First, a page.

Effect of bag-in-the-lens implantation on posterior capsule opacification in human donor eyes and rabbit eyes.J Cataract Refract Surg. 2005 Feb; 31(2):398-405.JC
To evaluate bag-in-the-lens implantation by studying the feasibility of implanting a new type of intraocular lens (IOL) and the occurrence of posterior capsule opacification (PCO) in human postmortem eyes and in eyes of living rabbits.
Department of Ophthalmology, University of Antwerp, Belgium, and Netherlands Research Institute of Amsterdam, Amsterdam, The Netherlands.
The IOL was implanted in 10 postmortem human donor eyes (in vitro study) and in 17 eyes of 10 rabbits (in vivo study). The postmortem capsular bags were cultured for 4 to 6 weeks, and the rabbits were killed 1 to 5 months after implantation. All capsular bags with the bag-in-the-lens were examined by light microscopy and scanning electron microscopy.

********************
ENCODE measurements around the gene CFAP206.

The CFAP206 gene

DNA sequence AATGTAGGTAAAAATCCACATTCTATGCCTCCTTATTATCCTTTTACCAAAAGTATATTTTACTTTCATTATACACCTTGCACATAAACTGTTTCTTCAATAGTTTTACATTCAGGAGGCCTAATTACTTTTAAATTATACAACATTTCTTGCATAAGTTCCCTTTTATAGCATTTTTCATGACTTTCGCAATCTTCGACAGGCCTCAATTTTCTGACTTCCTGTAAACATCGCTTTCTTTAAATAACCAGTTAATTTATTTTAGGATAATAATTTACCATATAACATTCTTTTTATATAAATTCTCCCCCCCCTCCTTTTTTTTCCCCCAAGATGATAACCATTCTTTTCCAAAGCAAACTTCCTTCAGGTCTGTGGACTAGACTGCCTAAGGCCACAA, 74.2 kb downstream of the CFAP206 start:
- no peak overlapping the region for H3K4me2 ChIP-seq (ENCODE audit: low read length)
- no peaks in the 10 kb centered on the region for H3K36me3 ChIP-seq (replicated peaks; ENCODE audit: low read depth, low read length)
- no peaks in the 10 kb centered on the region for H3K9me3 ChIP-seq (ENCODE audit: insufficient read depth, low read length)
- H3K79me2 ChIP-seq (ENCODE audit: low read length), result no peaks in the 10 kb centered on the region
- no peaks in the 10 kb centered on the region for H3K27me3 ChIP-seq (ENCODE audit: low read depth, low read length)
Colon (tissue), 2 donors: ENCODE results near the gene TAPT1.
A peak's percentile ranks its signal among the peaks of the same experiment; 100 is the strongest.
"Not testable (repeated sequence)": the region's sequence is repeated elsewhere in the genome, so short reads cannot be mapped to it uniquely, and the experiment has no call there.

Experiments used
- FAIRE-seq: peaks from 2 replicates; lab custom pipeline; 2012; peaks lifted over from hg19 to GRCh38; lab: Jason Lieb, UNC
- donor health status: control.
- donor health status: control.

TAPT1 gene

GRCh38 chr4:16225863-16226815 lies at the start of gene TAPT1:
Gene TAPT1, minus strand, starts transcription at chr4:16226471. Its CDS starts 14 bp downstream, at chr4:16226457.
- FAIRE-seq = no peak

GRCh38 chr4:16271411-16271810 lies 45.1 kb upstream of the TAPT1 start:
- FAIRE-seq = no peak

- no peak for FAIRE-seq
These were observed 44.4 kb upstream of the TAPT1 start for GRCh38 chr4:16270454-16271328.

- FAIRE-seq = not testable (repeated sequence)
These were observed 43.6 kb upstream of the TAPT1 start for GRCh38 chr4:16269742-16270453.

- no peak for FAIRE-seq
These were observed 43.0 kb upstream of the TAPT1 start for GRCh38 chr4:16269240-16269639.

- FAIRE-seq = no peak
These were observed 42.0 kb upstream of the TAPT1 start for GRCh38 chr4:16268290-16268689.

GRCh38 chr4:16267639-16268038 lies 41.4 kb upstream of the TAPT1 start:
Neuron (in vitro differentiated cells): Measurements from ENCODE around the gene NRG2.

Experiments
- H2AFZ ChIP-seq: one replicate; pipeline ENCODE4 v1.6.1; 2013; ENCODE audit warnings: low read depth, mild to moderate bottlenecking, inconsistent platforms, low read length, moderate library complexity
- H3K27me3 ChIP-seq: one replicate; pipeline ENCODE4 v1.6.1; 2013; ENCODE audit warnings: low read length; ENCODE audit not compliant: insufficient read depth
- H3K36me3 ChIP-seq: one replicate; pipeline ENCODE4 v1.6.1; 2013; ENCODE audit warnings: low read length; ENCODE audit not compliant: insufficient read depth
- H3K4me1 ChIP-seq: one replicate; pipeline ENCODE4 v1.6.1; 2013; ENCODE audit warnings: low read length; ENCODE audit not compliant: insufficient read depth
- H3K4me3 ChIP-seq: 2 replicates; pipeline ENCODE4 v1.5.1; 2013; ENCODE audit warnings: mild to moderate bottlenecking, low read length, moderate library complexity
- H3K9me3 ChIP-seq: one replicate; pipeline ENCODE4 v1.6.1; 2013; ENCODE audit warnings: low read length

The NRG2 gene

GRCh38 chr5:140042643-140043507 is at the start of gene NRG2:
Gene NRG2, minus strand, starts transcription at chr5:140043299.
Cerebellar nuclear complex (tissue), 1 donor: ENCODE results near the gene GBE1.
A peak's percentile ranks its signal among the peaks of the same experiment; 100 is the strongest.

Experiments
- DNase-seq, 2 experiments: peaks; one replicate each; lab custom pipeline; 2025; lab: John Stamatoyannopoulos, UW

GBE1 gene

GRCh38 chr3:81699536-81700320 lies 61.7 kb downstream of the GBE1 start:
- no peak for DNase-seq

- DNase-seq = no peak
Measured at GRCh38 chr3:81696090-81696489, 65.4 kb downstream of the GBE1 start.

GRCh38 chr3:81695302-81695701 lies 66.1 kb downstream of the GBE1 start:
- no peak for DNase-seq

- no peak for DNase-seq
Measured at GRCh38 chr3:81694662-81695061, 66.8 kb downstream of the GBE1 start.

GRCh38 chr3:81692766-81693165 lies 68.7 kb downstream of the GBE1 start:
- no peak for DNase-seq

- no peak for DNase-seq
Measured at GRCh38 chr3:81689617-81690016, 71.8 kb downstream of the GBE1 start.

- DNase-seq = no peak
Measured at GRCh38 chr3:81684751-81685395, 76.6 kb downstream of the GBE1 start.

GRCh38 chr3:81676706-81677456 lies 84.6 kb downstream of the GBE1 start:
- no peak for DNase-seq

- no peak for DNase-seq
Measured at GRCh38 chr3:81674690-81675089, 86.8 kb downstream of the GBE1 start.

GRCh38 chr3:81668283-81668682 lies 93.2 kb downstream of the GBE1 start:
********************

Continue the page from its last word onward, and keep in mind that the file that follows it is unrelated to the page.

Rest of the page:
The IOL design was highly effective in restricting lens epithelial cell (LEC) proliferation in the remaining lens bag in human donor eyes and in rabbit eyes. In eyes in which the capsules were not positioned well within the groove of the IOL, LEC proliferation and PCO occurred.
Bag-in-the-lens implantation was highly effective in preventing PCO in vitro and in vivo provided the anterior and posterior capsules were secured properly in the peripheral groove of the IOL.